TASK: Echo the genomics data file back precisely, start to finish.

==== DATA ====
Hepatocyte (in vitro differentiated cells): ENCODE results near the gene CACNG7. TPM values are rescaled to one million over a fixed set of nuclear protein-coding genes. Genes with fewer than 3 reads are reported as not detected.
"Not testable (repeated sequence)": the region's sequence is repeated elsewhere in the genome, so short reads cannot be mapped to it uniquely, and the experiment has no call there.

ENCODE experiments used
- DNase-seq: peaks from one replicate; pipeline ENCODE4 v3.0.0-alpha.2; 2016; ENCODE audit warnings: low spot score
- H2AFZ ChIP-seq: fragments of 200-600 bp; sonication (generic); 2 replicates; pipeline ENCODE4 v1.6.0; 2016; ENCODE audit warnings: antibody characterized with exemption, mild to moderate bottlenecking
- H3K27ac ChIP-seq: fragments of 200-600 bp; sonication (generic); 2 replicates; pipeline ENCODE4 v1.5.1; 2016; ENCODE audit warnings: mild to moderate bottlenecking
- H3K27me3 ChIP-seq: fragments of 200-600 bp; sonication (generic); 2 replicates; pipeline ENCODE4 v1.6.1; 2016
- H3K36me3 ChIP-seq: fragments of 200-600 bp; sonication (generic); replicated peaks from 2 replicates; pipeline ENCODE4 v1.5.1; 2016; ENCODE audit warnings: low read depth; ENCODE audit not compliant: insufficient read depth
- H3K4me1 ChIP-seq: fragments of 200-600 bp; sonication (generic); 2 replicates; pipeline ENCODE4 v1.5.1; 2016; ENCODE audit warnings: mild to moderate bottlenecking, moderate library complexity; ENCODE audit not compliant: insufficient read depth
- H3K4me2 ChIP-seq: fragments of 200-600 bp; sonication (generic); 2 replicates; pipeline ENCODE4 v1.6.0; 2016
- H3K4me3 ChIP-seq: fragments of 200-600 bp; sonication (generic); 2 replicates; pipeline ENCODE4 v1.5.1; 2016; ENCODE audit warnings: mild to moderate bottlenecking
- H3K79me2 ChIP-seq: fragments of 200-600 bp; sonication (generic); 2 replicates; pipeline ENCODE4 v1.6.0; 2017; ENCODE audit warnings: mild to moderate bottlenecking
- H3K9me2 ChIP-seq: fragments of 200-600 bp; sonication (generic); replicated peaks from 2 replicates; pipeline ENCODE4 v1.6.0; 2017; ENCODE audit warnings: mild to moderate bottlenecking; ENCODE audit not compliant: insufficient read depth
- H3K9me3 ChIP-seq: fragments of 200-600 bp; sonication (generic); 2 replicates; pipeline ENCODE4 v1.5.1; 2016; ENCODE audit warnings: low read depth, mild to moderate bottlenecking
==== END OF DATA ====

Hepatocyte (in vitro differentiated cells): ENCODE results near the gene CACNG7. TPM values are rescaled to one million over a fixed set of nuclear protein-coding genes. Genes with fewer than 3 reads are reported as not detected.
"Not testable (repeated sequence)": the region's sequence is repeated elsewhere in the genome, so short reads cannot be mapped to it uniquely, and the experiment has no call there.

ENCODE experiments used
- DNase-seq: peaks from one replicate; pipeline ENCODE4 v3.0.0-alpha.2; 2016; ENCODE audit warnings: low spot score
- H2AFZ ChIP-seq: fragments of 200-600 bp; sonication (generic); 2 replicates; pipeline ENCODE4 v1.6.0; 2016; ENCODE audit warnings: antibody characterized with exemption, mild to moderate bottlenecking
- H3K27ac ChIP-seq: fragments of 200-600 bp; sonication (generic); 2 replicates; pipeline ENCODE4 v1.5.1; 2016; ENCODE audit warnings: mild to moderate bottlenecking
- H3K27me3 ChIP-seq: fragments of 200-600 bp; sonication (generic); 2 replicates; pipeline ENCODE4 v1.6.1; 2016
- H3K36me3 ChIP-seq: fragments of 200-600 bp; sonication (generic); replicated peaks from 2 replicates; pipeline ENCODE4 v1.5.1; 2016; ENCODE audit warnings: low read depth; ENCODE audit not compliant: insufficient read depth
- H3K4me1 ChIP-seq: fragments of 200-600 bp; sonication (generic); 2 replicates; pipeline ENCODE4 v1.5.1; 2016; ENCODE audit warnings: mild to moderate bottlenecking, moderate library complexity; ENCODE audit not compliant: insufficient read depth
- H3K4me2 ChIP-seq: fragments of 200-600 bp; sonication (generic); 2 replicates; pipeline ENCODE4 v1.6.0; 2016
- H3K4me3 ChIP-seq: fragments of 200-600 bp; sonication (generic); 2 replicates; pipeline ENCODE4 v1.5.1; 2016; ENCODE audit warnings: mild to moderate bottlenecking
- H3K79me2 ChIP-seq: fragments of 200-600 bp; sonication (generic); 2 replicates; pipeline ENCODE4 v1.6.0; 2017; ENCODE audit warnings: mild to moderate bottlenecking
- H3K9me2 ChIP-seq: fragments of 200-600 bp; sonication (generic); replicated peaks from 2 replicates; pipeline ENCODE4 v1.6.0; 2017; ENCODE audit warnings: mild to moderate bottlenecking; ENCODE audit not compliant: insufficient read depth
- H3K9me3 ChIP-seq: fragments of 200-600 bp; sonication (generic); 2 replicates; pipeline ENCODE4 v1.5.1; 2016; ENCODE audit warnings: low read depth, mild to moderate bottlenecking